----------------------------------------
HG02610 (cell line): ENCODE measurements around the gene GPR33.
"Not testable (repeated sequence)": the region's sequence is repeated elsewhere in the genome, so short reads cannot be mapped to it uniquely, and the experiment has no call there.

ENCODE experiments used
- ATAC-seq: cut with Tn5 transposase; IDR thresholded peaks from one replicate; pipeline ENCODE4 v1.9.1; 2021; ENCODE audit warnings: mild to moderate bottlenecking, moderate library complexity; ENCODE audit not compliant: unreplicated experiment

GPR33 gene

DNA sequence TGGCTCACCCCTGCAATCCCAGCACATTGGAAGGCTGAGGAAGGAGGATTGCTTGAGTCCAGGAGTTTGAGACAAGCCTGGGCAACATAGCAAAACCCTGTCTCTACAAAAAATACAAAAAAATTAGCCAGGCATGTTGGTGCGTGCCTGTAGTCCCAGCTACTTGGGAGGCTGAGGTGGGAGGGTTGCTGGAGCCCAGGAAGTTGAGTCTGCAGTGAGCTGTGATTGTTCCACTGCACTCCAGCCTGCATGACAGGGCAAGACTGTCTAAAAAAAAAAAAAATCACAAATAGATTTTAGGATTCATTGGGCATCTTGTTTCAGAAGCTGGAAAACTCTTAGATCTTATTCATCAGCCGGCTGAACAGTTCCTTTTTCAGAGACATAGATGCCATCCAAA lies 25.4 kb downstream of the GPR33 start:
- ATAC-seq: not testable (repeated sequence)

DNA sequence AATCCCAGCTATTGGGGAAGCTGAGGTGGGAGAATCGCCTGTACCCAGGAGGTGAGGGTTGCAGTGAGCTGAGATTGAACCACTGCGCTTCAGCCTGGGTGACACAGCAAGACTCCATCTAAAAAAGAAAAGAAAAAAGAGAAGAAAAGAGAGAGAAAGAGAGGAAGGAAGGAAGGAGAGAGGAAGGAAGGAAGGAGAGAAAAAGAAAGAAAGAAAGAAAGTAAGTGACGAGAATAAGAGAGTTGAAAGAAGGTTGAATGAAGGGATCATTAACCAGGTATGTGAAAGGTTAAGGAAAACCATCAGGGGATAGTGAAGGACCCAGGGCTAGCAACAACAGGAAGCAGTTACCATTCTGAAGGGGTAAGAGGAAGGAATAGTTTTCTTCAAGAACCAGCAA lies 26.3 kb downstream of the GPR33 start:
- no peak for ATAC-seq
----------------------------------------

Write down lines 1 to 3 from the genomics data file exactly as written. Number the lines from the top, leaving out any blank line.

HG02610 (cell line): ENCODE measurements around the gene GPR33.
"Not testable (repeated sequence)": the region's sequence is repeated elsewhere in the genome, so short reads cannot be mapped to it uniquely, and the experiment has no call there.

ENCODE experiments used